Batshaw says WI kids need to be near home for rehabilitation purposes
© Chronicle photo Andy Sher
A number of Dorval residents are opposed to the expansion of the Batshaw Youth and Family Services building on Dawson Avenue, saying the proposed changes, including a 12-foot-high perimeter fence, are not welcome in their residential neighbourhood.
The proposed expansion of a Batshaw Family Services group home in Dorval is too much for some residents, who are now speaking out against the idea of an expanded detention facility for teens who have been placed there through court order.
“A residential area is no place for a jail, and that’s what (Batshaw) wants to build here,” said Dorval resident Rita Christie, who is spearheading the grass-roots effort to keep the youth-protection agency from expanding their Dawson Avenue group home to include offenders who have been sentences into the system and must spend their days in closed detention.
In 2008, Dorval denied the group building permits that would’ve allowed the expansion to go ahead, and Batshaw responded by taking the city to court – and winning. In September of last year, Quebec Superior Court ruled the expansion could go ahead. Now,Dorval is appealing the decision. A decision isn’t expected before September.
That hasn’t stopped Christie and her fellow residents from doing everything they can to stop an influx of "criminal" teenagers into the residential area they call home.
“It’s very unsettling,” Christie said. “Dorval has a lot of young families and elderly families, and (the expansion) is going to stimulate more criminal activity in the area, especially in the alleyway between the campus and Dorval Avenue. It’s already bad, and I can’t see it getting any better with a prison-like structure in the neighbourhood,” she added.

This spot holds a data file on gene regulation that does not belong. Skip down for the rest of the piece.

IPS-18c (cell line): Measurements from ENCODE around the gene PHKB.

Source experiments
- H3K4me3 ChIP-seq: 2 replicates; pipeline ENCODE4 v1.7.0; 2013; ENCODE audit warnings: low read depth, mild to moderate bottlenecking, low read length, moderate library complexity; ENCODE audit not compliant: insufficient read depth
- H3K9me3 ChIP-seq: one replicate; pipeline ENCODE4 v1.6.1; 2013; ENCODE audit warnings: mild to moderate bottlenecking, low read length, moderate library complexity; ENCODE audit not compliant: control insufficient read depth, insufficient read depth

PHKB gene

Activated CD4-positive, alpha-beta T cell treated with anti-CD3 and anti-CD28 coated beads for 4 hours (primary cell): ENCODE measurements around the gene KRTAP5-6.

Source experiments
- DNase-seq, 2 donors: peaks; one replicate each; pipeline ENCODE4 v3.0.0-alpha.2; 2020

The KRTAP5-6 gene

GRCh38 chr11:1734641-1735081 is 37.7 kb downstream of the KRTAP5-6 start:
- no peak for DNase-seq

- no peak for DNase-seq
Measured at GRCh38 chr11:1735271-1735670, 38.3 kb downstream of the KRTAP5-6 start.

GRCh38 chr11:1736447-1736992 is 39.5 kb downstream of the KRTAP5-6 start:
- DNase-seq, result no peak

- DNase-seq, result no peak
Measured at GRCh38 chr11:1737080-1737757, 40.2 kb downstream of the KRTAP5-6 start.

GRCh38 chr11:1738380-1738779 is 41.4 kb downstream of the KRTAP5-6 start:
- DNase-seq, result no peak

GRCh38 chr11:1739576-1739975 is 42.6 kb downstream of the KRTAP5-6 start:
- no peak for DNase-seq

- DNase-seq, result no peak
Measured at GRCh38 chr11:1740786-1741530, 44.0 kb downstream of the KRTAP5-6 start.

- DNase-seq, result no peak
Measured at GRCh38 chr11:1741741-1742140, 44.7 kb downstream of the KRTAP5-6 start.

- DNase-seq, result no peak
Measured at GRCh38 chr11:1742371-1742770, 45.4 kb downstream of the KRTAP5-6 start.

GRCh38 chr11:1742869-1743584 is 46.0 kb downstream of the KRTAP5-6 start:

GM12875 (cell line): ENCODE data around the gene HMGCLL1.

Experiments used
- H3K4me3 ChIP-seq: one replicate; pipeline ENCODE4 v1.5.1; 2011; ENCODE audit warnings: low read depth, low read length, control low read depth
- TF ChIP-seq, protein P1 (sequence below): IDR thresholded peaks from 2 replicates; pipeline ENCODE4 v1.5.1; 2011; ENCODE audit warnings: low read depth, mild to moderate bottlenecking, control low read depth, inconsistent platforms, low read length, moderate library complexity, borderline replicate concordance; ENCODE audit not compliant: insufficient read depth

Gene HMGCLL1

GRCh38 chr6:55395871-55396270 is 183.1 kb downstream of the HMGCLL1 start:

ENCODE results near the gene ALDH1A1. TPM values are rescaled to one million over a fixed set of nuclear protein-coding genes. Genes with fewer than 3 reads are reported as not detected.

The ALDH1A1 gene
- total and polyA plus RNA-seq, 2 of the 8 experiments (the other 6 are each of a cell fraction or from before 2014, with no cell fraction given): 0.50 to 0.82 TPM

Neighbour Ken Watkins, who lives on nearby Berkeley Circle, said he regularly observes teens making trouble near the campus and is fearful that number will increase with the Batshaw expansion.
“I was just at the store (next to the campus), and they said they’ve had lots of problems – that they have to call police once a week on average,” he said, convinced the number of such incidents will rise.
“I’m sure they will be exacerbated,” if the Batshaw expansion is realized, he said.
Dorval mayor Edgar Rouleau and council re-zoned a part of the city’s industrial park to allow Batshaw to build in that area, but the agency said no thanks, citing the land they already own on Dawson.
Last year, Batshaw Youth and Family Services closed their Shawbridge Farm campus in the Laurentians and must now find a place to house the young people that would’ve been housed there.
“The largest percentage of our kids are from theWest Island,” said Batshaw director residential treatment Nick Pare. “We want to be able to rehabilitate them back into their environment and being 70 km away from Montreal was not ideal,” he said.
The plan, from Batshaw’s end, is to expand the current Centre d’Acceuil into a two-storey building, with three open units – designated for kids who have been placed with Batshaw for their own protection or other family-related issues, and two more secure closed units – designated for young offenders in detention. Roughly 85 per cent of the kids housed on campus are there for their own protection, while about 15 per cent are in detention.
“Although this is a concern about the security in the neighbourhood, the kids in secure units are not able to circulate in public like the kids in open units can,” said Pare.
Included in the plans for the site is a secure, 12-foot chain-link fence that would be erected on the perimeter of the property, Batshaw director of finance and administration Linda Corbeil said, adding “there will be no barbed wire,” on top of the fence, as some citizens had lamented.
Christie, through, is adamant.
“It’s going to look like a jail, and we don’t want it here. It doesn’t belong here. It just doesn’t,” she said, going so far as to take the group’s complaints to Marquette MNA Francois Ouimet.
Ouimet, for his part, acknowledged Batshaw’s need for a campus in the West Island, but maintained another location would be more ideal.
“Certainly, we understand the need for youth to be rehabilitated in a place that’s close to home, but what we said was that we may want to look at alternatives. ‘We don’t mind you being in Dorval, but not in a residential zoning area,’ was the general consensus,” he said, adding he has sympathy for the families of young people getting help at Batshaw.
“Families want to come visit their youth and troubled youth need to be near their family and friends – not be isolated.”